First talk

an outline of my first talk, given in 2010 to students in the “Communicative Disorders” class at University of California, San Diego.
My name is David, and I wasn’t always like this.
  • I was a tech-nical writer for a software company
  • I was articulate, loved languages. I was compiling a book about English 
  • I exercised regularly, didn’t smoke, had good cholesterol, wasn’t overweight, had no history of strokes is my family
  • But that didn’t help me.
March 7, 2008, 5am, a clot (ischemic [is-key-mick] stroke) as opposed to Don’s type (hemorrha-gic stroke), hitting the left side of my brain, shown here as a white spot

As a result...
  • Right side was paralyzed & couldn’t speak; 
  • profound and devastating 
  • I went to Palomar Hospital and was in in-ten-sive care for 1 wk, and in the acute rehab floor for 3 wks
  • Often said yes instead of no. I have often thought about this...why? was I stupid? I simply did not understand what was being asked of me.
Back then, I figured this wasn’t permanent, that soon I would snap out of it.

1 year later... I was still quiet – except in my head
My arm still was not working. this led to shoulder problems.
Also affected my spelling and my composing sentences (left out little words). like he/she, will/would/should, in/of,  have/go.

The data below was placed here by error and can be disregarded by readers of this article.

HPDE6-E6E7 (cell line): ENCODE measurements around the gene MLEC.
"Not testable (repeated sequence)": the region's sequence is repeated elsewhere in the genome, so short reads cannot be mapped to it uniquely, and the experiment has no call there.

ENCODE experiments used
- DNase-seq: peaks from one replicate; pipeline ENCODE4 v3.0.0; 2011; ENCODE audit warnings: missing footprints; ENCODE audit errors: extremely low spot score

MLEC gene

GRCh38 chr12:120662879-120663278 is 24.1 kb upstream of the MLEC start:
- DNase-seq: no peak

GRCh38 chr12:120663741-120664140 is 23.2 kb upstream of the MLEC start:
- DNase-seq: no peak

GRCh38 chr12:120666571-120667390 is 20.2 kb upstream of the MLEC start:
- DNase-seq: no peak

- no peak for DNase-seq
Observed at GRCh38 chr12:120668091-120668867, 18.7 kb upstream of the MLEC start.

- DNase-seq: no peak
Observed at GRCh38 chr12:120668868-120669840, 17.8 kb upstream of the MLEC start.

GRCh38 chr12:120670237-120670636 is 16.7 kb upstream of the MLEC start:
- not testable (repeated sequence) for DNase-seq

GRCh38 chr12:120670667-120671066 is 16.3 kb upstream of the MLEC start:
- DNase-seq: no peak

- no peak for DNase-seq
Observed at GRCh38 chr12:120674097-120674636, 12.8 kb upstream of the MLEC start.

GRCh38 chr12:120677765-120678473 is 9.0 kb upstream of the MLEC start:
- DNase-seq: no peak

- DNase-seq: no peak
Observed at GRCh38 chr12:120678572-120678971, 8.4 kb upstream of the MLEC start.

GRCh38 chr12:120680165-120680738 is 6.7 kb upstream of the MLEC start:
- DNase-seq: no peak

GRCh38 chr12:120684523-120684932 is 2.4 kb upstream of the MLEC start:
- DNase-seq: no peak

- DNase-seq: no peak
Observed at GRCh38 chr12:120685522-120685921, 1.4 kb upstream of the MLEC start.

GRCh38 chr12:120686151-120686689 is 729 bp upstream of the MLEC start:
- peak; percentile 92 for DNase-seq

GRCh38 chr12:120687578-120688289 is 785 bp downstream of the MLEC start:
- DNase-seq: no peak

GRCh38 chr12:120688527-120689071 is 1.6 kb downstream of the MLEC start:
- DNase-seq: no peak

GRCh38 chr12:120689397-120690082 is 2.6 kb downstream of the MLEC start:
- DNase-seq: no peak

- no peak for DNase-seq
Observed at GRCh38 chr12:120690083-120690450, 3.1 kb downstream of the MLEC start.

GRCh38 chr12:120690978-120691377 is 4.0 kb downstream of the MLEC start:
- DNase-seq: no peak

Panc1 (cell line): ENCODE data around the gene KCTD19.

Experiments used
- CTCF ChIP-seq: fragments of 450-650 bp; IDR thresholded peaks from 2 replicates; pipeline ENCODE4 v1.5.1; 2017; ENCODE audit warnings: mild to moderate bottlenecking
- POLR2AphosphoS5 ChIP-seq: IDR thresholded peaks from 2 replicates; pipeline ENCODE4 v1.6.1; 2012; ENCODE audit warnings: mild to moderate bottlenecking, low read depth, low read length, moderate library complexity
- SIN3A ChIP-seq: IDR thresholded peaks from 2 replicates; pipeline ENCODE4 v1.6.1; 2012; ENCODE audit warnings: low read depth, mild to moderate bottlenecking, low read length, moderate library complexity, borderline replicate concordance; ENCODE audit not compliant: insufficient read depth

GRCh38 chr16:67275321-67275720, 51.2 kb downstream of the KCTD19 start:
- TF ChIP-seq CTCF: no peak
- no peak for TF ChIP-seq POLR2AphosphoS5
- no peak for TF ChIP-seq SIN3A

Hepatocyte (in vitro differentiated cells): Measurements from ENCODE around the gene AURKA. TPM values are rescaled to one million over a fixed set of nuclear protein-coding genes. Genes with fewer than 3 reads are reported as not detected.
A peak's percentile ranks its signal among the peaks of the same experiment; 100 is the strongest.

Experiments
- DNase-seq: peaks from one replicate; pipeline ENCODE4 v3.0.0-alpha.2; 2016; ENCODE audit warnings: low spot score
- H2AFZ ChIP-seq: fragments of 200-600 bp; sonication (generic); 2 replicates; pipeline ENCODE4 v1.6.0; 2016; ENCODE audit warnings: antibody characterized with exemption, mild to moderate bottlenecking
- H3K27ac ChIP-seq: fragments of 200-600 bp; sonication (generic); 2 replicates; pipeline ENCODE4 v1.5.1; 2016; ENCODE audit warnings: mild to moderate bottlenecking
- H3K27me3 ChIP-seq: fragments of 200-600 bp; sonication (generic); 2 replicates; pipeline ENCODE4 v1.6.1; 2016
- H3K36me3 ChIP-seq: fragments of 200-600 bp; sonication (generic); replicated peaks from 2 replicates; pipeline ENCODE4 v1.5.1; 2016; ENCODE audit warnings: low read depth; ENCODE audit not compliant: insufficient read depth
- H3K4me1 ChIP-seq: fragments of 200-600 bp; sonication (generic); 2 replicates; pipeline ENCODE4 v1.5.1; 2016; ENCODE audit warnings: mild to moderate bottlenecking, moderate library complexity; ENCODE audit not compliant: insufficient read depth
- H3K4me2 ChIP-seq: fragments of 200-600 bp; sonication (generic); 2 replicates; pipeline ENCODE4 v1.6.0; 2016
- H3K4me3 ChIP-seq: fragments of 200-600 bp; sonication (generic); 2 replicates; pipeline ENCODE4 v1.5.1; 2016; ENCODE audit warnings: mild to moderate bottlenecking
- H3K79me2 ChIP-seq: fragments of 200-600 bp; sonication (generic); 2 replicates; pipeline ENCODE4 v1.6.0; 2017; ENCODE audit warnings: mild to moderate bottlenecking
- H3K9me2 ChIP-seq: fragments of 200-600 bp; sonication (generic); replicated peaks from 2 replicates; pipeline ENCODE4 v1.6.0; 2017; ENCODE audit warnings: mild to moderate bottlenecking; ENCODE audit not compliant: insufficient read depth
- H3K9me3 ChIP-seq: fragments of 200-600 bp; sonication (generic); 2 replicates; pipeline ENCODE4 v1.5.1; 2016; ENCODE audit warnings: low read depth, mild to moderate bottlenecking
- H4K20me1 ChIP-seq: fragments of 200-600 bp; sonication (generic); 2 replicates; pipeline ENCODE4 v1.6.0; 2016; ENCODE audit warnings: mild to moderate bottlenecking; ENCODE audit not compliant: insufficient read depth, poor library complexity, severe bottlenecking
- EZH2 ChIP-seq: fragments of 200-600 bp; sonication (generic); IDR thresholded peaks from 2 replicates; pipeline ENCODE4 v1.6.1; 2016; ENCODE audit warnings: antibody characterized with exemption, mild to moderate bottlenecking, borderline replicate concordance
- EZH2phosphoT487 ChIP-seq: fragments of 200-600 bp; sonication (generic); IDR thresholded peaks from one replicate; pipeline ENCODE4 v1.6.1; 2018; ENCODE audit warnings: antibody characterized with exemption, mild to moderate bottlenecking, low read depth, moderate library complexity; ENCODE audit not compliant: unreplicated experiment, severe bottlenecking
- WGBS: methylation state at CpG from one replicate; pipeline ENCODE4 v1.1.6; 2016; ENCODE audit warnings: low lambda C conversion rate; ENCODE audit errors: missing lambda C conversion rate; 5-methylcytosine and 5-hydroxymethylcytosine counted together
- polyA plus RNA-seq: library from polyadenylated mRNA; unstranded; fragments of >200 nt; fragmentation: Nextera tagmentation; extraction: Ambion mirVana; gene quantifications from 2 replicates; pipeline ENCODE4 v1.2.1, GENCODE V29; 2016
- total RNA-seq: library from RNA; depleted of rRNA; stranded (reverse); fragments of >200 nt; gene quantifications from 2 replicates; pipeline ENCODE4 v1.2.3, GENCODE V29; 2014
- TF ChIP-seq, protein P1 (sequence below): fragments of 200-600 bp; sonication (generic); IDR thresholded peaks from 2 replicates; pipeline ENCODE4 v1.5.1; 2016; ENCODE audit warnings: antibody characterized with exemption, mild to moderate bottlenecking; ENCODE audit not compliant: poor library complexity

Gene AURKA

My speech was very slow, and very labor-i-ous, because I had the terrible tril-ogy of speech disabilities:

Aphasia: expressive aphasia (knowing what you want to say but not being able to come up with the words. it’s like every word you say it on the tip of your tongue

This is usual when a stroke hits the Broca area opposed to the Wernicke area

my saving grace was I could say automatic words (one, two, three) and if a person said a word first, I could usually repeat it, except when the 2nd problem kicked it.

Strategy: If I could hear the word in my head, it improved the chances of my actually saying it. But not always, due to #2, apraxia...

Apraxia of speech: (knowing the words but not being able to remember how to say them) my mouth no longer could form the words even though I knew what I say

motor problem; you can see my mouth trying to produce a word, over and over – experimenting with different ways
Strategy: tapping out the word, helps me
if I could get past the aphasia and the apraxia, there was one last hurdle to get over: dysarthia

Dysarthia (knowing how to say the words but not being able to say them due to muscle weakness or muscles no longer working as they should). this is why is voice is no longer as it was.

2 ½ years later... the new normal
  • My walking will be probably always be affected. 
  • My hand/arm is still getting stronger, but it was the last to come back, and it still has a problem with excess tone and weakness.
  • My smile is still crooked. My voice will never be same sounding.
  • I am on permanent disability  
  • And I am trying to be left-handed!
But things might have been worse.
  • Memory, eyesight were not affected.  Read-ing and walk-ing came back quickly. 
  • I had health insurance; and long-term disability insurance
  • I had great therapists.
  • I had Greg to care for me...
Thank you. Any questions?